The starting point of Scripture is the incarnation, which leads to a certain kind of speaking about God. Jesus, the eternal Word, through whom all was made, who was in the bosom of the Father, became flesh. He prayed to the Father in the Spirit. He breathed the Spirit on the disciples, and they, in the Spirit, offered their prayers to the Father through him. The Spirit intercedes to the Father with groans that can’t be put into Words. The Spirit testifies to Jesus. Jesus sent the disciples to baptize in the name of the Father, and of the Son, and of the Holy Spirit. He forgave sin. He healed. He gave life to the dead. He rose from the dead (having power to lay down his life and to take it again), and is seated at the right of the Father. He will come again.
That’s the starting point for all Trinitarian reflection. There are three, Father, Son and Holy Spirit, related inseparably to one another. Yet there is one God.
The doctrine developed in response to the claims of various heresies that pulled in different directions.
Adoptionism suggested Jesus was a man who was chosen by God, and adopted as his son. Some liberals today embrace this when trying to elevate the humanity of Jesus, to make him “more like us.”
Docetism said Jesus was entirely divine, a spirit himself, who couldn’t really take on human form and suffer, and so only appeared to be human. All Gnosticism embraces this.
Arianism wanted to preserve both the supreme position of the Father and to have a Son who could really be our example, and so posited that Jesus was a kind of demigod, less than God but more than us. There are several Christian sectarians who hold this today, most notably the Jehovah’s Witnesses. The Spirit ends up just as an impersonal force.
Sabellianism, or modalism, said that Father, Son, and Holy Spirit were but roles that the one God has played at different times in human history. You see this view also in the crude analogy comparing the Trinity to the three states of water–solid, liquid, and gas. This is present today in that liberalism which rejects “patriarchal” language and calls God “Creator, Redeemer, and Sanctifier,” giving each person in the Trinity a separate job (in contrast to the orthodox maxim that omnia opera Trinitatis ad extra sunt indivisa.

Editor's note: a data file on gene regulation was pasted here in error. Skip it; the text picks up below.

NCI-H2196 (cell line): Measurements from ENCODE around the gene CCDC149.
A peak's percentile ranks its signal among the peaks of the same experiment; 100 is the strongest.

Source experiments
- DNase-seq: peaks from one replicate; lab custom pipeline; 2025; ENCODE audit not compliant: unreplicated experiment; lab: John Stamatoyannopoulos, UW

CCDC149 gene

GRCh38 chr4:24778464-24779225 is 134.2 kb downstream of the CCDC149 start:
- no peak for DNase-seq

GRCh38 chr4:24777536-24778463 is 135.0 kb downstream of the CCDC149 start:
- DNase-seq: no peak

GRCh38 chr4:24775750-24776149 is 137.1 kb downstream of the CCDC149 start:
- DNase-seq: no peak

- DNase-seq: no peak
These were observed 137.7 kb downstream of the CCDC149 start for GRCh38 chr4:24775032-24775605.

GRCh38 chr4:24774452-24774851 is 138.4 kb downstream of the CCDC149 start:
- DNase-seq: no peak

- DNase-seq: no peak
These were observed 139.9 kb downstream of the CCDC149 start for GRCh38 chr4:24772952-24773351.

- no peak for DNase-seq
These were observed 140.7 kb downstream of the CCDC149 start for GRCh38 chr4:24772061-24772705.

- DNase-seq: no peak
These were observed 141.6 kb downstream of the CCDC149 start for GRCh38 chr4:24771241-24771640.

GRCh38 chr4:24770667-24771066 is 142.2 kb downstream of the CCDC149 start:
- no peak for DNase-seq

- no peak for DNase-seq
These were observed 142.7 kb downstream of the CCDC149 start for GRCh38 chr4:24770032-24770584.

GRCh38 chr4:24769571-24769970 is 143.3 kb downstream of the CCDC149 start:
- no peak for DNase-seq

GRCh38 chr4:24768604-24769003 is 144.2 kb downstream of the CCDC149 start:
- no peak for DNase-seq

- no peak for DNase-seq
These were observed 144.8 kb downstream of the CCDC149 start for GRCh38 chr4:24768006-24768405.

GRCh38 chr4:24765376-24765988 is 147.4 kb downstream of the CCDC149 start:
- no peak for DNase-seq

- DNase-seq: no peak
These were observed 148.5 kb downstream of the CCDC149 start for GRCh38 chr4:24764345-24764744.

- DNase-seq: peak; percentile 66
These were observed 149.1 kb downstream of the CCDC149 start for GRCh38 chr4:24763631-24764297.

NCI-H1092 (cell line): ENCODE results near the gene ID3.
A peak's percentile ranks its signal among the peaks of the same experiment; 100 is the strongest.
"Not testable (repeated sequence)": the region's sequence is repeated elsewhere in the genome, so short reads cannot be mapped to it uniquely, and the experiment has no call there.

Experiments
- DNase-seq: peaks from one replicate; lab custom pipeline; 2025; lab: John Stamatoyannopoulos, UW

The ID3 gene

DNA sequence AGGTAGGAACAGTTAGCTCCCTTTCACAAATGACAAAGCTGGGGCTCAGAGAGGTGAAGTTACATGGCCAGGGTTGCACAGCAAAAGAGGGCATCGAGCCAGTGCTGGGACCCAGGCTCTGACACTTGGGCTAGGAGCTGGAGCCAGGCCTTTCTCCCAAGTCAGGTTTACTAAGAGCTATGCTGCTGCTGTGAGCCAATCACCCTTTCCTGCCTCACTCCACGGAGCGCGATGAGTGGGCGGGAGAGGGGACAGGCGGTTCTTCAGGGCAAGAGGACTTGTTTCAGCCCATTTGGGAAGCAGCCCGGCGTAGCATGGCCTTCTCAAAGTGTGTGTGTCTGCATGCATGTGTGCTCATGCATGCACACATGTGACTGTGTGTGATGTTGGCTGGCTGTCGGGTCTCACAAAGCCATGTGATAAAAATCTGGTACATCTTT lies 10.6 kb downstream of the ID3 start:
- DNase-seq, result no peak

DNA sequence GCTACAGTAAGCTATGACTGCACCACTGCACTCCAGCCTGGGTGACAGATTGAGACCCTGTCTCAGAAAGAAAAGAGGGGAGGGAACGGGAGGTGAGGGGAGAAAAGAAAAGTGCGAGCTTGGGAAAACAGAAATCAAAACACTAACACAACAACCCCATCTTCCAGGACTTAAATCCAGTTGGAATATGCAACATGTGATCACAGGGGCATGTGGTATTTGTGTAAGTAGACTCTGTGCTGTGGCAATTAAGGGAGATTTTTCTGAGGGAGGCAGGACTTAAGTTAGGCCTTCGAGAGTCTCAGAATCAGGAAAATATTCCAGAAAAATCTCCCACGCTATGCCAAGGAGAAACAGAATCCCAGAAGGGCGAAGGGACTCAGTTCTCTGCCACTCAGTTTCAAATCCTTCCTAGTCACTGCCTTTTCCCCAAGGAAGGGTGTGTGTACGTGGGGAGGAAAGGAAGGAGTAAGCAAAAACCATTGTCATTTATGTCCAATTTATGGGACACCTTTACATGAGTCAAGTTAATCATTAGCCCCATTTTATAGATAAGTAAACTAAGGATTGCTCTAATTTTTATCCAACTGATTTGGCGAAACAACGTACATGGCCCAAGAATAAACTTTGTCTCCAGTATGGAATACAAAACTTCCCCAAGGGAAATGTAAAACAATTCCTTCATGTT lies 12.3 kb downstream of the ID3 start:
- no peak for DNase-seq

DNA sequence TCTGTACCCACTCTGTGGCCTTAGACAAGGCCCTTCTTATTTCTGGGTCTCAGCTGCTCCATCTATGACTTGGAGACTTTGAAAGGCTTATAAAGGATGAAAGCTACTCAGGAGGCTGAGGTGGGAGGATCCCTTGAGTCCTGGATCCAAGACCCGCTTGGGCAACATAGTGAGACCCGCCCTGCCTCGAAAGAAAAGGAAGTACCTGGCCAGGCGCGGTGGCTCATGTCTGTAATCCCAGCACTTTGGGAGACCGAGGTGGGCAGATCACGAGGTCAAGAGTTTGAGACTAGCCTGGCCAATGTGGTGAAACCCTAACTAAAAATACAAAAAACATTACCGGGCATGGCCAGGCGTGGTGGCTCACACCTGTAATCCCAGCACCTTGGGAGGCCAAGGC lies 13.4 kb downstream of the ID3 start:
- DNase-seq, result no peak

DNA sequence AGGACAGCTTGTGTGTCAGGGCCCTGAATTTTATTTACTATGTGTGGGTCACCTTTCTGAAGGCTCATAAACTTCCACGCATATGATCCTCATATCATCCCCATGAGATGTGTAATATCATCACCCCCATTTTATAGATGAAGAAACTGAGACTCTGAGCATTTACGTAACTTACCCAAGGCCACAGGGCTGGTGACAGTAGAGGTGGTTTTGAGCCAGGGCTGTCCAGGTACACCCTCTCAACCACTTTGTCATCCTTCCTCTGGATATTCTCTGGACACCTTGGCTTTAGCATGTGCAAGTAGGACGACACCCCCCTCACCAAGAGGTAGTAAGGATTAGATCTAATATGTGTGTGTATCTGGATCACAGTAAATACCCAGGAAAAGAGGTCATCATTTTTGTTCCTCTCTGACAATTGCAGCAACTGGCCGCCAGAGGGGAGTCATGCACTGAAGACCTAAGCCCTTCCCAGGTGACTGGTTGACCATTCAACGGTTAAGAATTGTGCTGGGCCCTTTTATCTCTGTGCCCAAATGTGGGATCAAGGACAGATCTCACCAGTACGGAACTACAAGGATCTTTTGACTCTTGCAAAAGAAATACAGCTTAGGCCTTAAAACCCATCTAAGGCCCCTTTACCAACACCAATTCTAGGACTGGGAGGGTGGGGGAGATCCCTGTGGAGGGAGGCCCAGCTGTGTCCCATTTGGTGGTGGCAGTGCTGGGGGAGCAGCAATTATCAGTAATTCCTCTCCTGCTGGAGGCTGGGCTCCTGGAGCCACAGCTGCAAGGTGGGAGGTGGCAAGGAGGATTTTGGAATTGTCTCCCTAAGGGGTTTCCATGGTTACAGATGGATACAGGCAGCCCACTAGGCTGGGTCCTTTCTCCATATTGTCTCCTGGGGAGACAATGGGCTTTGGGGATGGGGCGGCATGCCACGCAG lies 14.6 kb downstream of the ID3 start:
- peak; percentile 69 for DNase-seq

Tritheism treats God as a committee; it posits three separate beings, but denies the eternal relationships between Father, Son, and Spirit. It specifically rejects the Nicene Creed’s “eternal generation of the Son.” These three “separate but equal” beings kind of flipped a coin to see who would become man–any one of them could have done so. Tritheism is popular today in some academic theologians who claim to be the pure Trinitarians; they advances their agenda by claiming that orthodox Trinitarianism is semi-Arian.
Orthodox theology, in contrast to these, holds that Father, Son, and Holy Spirit are all eternal, and all co-equal. It holds that there is one God, as the Shema declares, but that he exists in three persons or hypostases who share a common substance or ousia. This doesn’t mean that they have a substance. It doesn’t mean that they are persons, as we imagine persons. Rather, the Fathers picked the terms, stripped of their philosophical meaning, just so they could speak about what makes the persons separate as opposed to what unites them. They are three simply in that they relate to one another. They are one God, nonetheless. And though they are equal, they have particular relationships with one another, and these relationships are what allow us to distinguish Father, Son, and Spirit.
It doesn’t need to be complicated. And it isn’t a case of the church caving in to Hellenism. The church was faithful to the Bible, but had to answer new challenges and had to make some distinctions, using the language of the day, to be faithful to the Biblical story.